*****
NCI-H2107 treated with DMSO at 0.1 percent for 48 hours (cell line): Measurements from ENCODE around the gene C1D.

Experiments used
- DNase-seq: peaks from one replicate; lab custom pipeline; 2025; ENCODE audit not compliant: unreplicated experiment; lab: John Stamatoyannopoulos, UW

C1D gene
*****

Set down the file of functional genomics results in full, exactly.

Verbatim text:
NCI-H2107 treated with DMSO at 0.1 percent for 48 hours (cell line): Measurements from ENCODE around the gene C1D.

Experiments used
- DNase-seq: peaks from one replicate; lab custom pipeline; 2025; ENCODE audit not compliant: unreplicated experiment; lab: John Stamatoyannopoulos, UW

C1D gene